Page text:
Interspecific divergence in metabolite profiles in C-3 and C-4 species points to differing evolutionary trajectories of the Calvin-Benson cycle in different seed plant lineages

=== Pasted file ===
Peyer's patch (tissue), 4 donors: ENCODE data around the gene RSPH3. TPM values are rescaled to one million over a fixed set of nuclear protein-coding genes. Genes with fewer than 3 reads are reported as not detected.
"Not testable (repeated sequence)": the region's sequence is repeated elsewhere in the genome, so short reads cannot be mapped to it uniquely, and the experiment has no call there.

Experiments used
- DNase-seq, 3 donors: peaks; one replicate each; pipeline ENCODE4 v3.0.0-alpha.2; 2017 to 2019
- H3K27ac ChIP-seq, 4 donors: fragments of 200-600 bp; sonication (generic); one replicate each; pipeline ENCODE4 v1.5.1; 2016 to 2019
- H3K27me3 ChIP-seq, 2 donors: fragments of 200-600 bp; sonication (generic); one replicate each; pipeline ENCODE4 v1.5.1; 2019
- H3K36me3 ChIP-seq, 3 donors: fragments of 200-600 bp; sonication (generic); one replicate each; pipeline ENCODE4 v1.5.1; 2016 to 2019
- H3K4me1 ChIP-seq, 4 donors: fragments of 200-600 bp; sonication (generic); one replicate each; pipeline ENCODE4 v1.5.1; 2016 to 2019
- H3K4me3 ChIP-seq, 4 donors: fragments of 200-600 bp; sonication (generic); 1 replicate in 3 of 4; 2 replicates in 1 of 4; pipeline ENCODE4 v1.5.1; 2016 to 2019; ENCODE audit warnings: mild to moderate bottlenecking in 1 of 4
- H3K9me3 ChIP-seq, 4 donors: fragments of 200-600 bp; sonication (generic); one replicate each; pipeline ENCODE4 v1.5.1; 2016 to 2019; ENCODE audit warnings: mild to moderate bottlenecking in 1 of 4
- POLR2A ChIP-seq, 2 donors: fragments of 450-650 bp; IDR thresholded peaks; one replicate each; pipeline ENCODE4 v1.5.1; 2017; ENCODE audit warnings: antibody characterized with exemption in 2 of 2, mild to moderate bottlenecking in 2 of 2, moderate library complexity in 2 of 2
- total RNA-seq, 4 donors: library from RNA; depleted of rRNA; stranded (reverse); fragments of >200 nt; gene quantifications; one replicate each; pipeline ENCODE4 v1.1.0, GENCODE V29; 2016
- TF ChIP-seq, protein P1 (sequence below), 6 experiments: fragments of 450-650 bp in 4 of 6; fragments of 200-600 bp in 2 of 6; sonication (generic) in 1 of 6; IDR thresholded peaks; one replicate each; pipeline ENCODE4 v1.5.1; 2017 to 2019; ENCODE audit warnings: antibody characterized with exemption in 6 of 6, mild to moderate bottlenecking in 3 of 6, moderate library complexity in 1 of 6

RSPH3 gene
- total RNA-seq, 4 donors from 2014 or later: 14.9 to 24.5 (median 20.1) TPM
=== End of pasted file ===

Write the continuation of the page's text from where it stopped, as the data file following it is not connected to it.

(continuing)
Abstract Low atmospheric CO2 in recent geological time led to the evolution of carbon-concentrating mechanisms (CCMs) such as C-4 photosynthesis in >65 terrestrial plant lineages. We know little about the impact of low CO2 on the Calvin-Benson cycle (CBC) in C-3 species that did not evolve CCMs, representing >90% of terrestrial plant species. Metabolite profiling provides a top-down strategy to investigate the operational balance in a pathway. We profiled CBC intermediates in a panel of C-4 (Zea mays, Setaria viridis, Flaveria bidentis, and F. trinervia) and C-3 species (Oryza sativa, Triticium aestivum, Arabidopsis thaliana, Nicotiana tabacum, and Manihot esculenta). Principal component analysis revealed differences between C-4 and C-3 species that were driven by many metabolites, including lower ribulose 1,5-bisphosphate in C-4 species. Strikingly, there was also considerable variation between C-3 species. This was partly due to different chlorophyll and protein contents, but mainly to differences in relative levels of metabolites. Correlation analysis indicated that one contributory factor was the balance between fructose-1,6-bisphosphatase, sedoheptulose-1,7-bisphosphatase, phosphoribulokinase, and Rubisco. Our results point to the CBC having experienced different evolutionary trajectories in C-3 species since the ancestors of modern plant lineages diverged. They underline the need to understand CBC operation in a wide range of species.